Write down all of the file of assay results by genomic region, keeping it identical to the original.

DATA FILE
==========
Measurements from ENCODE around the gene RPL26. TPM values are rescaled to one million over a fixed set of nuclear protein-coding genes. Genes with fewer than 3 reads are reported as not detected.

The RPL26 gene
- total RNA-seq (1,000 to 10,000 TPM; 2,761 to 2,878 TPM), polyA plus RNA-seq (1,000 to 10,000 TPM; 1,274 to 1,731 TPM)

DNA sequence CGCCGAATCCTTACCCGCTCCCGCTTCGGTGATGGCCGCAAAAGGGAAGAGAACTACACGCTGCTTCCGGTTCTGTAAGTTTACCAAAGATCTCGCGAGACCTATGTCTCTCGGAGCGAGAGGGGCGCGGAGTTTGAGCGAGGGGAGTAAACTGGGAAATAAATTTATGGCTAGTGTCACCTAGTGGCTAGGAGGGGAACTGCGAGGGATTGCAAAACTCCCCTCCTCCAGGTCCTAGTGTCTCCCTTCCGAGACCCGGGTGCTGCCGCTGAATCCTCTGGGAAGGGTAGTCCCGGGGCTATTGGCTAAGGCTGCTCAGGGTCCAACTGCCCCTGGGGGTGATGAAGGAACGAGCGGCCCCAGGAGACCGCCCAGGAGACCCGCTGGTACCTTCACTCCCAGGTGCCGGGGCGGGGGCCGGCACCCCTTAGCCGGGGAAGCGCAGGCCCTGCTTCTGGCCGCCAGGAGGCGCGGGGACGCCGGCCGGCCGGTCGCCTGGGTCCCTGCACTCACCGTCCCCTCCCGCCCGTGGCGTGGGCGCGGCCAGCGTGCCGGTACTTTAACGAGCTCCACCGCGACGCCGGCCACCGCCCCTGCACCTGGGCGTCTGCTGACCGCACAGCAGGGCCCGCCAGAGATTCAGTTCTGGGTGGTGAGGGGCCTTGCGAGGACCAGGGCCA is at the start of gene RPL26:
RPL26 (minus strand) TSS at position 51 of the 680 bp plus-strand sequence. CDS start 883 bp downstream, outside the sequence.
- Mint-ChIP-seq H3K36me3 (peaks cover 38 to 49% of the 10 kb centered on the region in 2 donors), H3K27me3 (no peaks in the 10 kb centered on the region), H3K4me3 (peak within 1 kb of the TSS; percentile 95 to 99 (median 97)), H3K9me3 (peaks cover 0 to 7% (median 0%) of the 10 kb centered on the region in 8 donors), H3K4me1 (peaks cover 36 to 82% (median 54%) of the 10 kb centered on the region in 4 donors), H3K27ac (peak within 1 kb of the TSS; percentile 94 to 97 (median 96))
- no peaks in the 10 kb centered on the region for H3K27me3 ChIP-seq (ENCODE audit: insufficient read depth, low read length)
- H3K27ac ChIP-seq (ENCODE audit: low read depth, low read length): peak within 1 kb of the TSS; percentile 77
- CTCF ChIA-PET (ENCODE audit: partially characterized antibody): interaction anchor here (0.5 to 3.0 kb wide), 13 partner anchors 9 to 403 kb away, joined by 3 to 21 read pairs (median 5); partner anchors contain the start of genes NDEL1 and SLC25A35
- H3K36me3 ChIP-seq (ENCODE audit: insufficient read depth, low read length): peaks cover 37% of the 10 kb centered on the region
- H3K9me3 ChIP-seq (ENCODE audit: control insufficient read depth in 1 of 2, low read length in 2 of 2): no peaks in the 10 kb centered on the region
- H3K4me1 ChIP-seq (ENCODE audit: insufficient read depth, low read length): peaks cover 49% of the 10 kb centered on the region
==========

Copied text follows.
Measurements from ENCODE around the gene RPL26. TPM values are rescaled to one million over a fixed set of nuclear protein-coding genes. Genes with fewer than 3 reads are reported as not detected.

The RPL26 gene
- total RNA-seq (1,000 to 10,000 TPM; 2,761 to 2,878 TPM), polyA plus RNA-seq (1,000 to 10,000 TPM; 1,274 to 1,731 TPM)

DNA sequence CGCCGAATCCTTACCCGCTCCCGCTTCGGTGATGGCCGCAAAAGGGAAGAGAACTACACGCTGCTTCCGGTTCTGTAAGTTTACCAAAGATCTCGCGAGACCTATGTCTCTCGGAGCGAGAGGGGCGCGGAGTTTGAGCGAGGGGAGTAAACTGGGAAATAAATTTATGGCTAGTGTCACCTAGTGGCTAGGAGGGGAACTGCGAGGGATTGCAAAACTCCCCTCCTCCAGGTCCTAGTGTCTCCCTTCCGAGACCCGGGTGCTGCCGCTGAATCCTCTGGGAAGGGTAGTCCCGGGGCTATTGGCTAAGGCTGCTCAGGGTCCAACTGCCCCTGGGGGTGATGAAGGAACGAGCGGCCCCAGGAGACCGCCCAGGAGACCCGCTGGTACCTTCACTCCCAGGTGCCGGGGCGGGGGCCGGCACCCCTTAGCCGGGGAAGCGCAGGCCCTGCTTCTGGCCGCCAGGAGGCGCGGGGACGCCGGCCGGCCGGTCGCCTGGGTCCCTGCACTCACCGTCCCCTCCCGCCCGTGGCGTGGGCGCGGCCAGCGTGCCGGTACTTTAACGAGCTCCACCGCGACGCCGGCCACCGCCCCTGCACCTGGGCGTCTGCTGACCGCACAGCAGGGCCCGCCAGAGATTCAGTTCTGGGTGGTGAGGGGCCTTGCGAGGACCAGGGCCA is at the start of gene RPL26:
RPL26 (minus strand) TSS at position 51 of the 680 bp plus-strand sequence. CDS start 883 bp downstream, outside the sequence.
- Mint-ChIP-seq H3K36me3 (peaks cover 38 to 49% of the 10 kb centered on the region in 2 donors), H3K27me3 (no peaks in the 10 kb centered on the region), H3K4me3 (peak within 1 kb of the TSS; percentile 95 to 99 (median 97)), H3K9me3 (peaks cover 0 to 7% (median 0%) of the 10 kb centered on the region in 8 donors), H3K4me1 (peaks cover 36 to 82% (median 54%) of the 10 kb centered on the region in 4 donors), H3K27ac (peak within 1 kb of the TSS; percentile 94 to 97 (median 96))
- no peaks in the 10 kb centered on the region for H3K27me3 ChIP-seq (ENCODE audit: insufficient read depth, low read length)
- H3K27ac ChIP-seq (ENCODE audit: low read depth, low read length): peak within 1 kb of the TSS; percentile 77
- CTCF ChIA-PET (ENCODE audit: partially characterized antibody): interaction anchor here (0.5 to 3.0 kb wide), 13 partner anchors 9 to 403 kb away, joined by 3 to 21 read pairs (median 5); partner anchors contain the start of genes NDEL1 and SLC25A35
- H3K36me3 ChIP-seq (ENCODE audit: insufficient read depth, low read length): peaks cover 37% of the 10 kb centered on the region
- H3K9me3 ChIP-seq (ENCODE audit: control insufficient read depth in 1 of 2, low read length in 2 of 2): no peaks in the 10 kb centered on the region
- H3K4me1 ChIP-seq (ENCODE audit: insufficient read depth, low read length): peaks cover 49% of the 10 kb centered on the region